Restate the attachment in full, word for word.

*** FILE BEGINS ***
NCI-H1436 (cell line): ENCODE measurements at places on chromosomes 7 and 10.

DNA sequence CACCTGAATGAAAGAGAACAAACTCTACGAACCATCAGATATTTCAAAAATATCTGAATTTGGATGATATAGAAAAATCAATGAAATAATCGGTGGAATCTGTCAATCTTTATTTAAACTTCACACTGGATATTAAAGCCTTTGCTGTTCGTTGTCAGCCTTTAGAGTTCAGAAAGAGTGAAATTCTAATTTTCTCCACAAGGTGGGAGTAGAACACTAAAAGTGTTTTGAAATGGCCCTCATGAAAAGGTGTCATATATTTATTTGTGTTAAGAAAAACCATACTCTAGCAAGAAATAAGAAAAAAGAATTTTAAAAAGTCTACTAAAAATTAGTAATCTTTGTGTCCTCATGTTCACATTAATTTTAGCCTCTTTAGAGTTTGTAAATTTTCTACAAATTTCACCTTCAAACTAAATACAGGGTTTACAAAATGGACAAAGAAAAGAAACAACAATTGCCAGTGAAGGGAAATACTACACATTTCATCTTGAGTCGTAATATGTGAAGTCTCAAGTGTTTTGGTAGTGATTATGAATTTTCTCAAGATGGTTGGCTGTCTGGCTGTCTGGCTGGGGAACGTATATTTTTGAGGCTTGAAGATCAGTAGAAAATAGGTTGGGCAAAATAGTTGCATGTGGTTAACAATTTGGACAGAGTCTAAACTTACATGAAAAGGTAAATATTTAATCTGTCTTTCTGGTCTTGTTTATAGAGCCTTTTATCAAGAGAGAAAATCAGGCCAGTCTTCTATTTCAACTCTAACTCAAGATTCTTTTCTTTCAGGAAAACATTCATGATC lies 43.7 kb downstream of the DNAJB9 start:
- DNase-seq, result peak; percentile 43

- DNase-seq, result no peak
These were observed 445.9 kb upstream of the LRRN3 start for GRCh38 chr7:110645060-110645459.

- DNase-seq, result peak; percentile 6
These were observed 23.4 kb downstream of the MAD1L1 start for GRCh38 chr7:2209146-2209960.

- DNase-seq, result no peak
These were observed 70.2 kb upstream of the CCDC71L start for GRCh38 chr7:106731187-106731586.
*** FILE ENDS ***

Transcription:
NCI-H1436 (cell line): ENCODE measurements at places on chromosomes 7 and 10.

DNA sequence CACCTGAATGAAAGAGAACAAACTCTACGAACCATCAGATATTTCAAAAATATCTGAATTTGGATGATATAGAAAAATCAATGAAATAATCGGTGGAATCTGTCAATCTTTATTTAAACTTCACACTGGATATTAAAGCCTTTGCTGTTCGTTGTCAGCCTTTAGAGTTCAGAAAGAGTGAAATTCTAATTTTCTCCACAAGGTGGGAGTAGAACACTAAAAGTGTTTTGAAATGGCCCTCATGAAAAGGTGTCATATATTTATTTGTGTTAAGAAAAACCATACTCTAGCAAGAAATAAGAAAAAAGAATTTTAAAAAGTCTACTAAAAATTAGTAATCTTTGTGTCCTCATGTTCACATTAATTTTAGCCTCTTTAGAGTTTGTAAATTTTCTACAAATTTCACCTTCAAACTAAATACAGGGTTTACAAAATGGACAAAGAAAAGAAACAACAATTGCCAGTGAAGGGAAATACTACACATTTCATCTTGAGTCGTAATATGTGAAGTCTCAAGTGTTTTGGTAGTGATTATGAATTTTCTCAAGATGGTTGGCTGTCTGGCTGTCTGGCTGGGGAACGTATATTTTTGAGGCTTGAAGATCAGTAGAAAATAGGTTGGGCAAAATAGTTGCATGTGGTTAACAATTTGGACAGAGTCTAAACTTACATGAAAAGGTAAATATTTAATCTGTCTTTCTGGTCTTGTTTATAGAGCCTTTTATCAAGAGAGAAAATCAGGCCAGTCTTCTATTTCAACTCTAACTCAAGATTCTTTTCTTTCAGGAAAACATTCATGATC lies 43.7 kb downstream of the DNAJB9 start:
- DNase-seq, result peak; percentile 43

- DNase-seq, result no peak
These were observed 445.9 kb upstream of the LRRN3 start for GRCh38 chr7:110645060-110645459.

- DNase-seq, result peak; percentile 6
These were observed 23.4 kb downstream of the MAD1L1 start for GRCh38 chr7:2209146-2209960.

- DNase-seq, result no peak
These were observed 70.2 kb upstream of the CCDC71L start for GRCh38 chr7:106731187-106731586.